Germany has agreed a national water strategy aimed at coping with longer dry seasons and the increased risk of heatwaves caused by climate change.
The move is part of a broader strategy to ensure water security.
The strategy, with goals to be concluded up to 2050, includes restoring forests and green spaces, and developing guidelines to regulate water distribution in case of regional shortages categorising water consumers in rankings.
Other planks of the strategy include restoring the semi-natural water balance and adapting water usage to the impacts of the climate crisis. Especially in settlement areas, the aim is to restore green areas and unseal concreted surfaces. In this way, metropolitan regions should be able in the long term not only to consume water but to store it in a natural manner.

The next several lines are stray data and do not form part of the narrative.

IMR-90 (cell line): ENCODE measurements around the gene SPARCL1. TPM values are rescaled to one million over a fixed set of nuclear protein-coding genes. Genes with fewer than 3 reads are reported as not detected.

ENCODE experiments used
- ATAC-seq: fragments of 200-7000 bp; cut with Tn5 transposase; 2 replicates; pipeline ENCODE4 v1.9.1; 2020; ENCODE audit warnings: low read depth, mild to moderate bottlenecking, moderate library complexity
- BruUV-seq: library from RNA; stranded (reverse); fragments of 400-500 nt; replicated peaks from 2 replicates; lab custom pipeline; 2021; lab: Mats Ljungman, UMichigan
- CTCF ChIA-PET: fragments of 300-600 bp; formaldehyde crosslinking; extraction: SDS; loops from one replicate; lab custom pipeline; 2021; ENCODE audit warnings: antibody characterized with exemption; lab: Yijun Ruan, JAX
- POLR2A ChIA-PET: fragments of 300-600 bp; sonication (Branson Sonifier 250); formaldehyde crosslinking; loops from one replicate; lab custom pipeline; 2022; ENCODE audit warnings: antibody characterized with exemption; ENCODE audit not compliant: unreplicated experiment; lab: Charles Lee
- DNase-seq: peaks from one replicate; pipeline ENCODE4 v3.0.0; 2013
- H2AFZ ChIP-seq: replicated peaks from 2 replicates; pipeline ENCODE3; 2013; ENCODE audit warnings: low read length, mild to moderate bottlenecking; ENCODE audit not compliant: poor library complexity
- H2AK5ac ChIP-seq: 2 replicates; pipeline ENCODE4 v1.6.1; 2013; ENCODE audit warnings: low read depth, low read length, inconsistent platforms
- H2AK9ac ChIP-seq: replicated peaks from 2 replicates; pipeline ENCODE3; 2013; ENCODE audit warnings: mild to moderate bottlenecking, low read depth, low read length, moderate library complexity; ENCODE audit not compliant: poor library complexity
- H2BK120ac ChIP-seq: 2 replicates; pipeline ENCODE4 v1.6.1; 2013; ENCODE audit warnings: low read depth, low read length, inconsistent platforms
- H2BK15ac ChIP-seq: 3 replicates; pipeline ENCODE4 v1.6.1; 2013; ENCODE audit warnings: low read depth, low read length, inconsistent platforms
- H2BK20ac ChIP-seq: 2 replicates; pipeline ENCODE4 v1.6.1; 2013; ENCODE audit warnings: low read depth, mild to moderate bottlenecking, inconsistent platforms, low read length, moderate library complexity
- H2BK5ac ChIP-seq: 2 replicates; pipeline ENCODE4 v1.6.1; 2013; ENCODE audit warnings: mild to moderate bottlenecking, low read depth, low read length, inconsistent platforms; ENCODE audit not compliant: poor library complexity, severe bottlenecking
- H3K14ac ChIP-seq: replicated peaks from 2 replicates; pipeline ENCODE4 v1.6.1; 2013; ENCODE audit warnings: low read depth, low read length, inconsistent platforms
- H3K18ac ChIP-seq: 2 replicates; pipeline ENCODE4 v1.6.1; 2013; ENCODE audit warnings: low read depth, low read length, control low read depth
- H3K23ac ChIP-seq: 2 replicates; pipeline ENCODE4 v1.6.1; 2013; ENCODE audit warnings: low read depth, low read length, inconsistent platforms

“The consequences of the climate crisis for humankind and nature are forcing us to act,” Environment Minister Steffi Lemke said. “The past years of drought have had a marked impact on our forests, lakes and rivers, as well as on agriculture.”
Germany is a water-rich country, but weeks of high temperatures and scant rainfall in recent years have drained the water levels of the Rhine river, the country’s commercial artery, and hit farmers’ crops in many parts of the country.
Local and federal governments should be able to keep an overview on where and how much water is available in the country through a new registry system, the 120-page strategy showed.
Although Germans have lower daily water consumption levels compared with other industrialised countries, the strategy examines introducing incentives for saving water.